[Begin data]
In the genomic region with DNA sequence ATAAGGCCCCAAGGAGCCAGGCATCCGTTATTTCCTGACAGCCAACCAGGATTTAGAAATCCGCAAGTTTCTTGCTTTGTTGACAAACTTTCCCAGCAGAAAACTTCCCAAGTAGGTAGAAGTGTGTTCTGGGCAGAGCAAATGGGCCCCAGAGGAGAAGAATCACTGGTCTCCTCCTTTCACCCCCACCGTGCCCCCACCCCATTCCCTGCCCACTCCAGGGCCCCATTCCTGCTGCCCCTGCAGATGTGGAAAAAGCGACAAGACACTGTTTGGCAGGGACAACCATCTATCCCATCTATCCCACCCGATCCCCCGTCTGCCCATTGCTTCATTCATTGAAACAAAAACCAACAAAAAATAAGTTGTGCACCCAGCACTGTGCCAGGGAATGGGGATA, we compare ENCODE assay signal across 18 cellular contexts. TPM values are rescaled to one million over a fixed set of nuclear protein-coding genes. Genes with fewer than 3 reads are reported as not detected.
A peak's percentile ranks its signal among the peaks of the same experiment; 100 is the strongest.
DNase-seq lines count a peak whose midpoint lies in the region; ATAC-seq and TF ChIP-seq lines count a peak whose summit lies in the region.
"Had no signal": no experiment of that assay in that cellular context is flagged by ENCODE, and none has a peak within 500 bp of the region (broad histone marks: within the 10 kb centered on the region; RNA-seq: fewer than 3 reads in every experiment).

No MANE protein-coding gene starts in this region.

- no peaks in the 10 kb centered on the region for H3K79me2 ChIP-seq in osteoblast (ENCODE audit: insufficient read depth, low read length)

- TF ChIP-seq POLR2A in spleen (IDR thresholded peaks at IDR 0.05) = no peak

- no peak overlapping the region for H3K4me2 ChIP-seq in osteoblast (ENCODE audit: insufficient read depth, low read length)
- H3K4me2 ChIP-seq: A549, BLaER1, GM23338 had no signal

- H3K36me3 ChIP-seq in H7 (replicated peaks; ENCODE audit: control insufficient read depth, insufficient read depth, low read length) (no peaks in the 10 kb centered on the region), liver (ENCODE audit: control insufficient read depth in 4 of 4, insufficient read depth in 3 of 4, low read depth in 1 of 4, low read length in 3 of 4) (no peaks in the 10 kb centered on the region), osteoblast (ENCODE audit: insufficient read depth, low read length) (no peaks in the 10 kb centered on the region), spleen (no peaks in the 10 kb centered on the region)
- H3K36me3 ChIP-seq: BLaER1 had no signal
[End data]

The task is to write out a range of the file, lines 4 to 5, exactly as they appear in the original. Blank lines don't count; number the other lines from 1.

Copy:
"Had no signal": no experiment of that assay in that cellular context is flagged by ENCODE, and none has a peak within 500 bp of the region (broad histone marks: within the 10 kb centered on the region; RNA-seq: fewer than 3 reads in every experiment).

No MANE protein-coding gene starts in this region.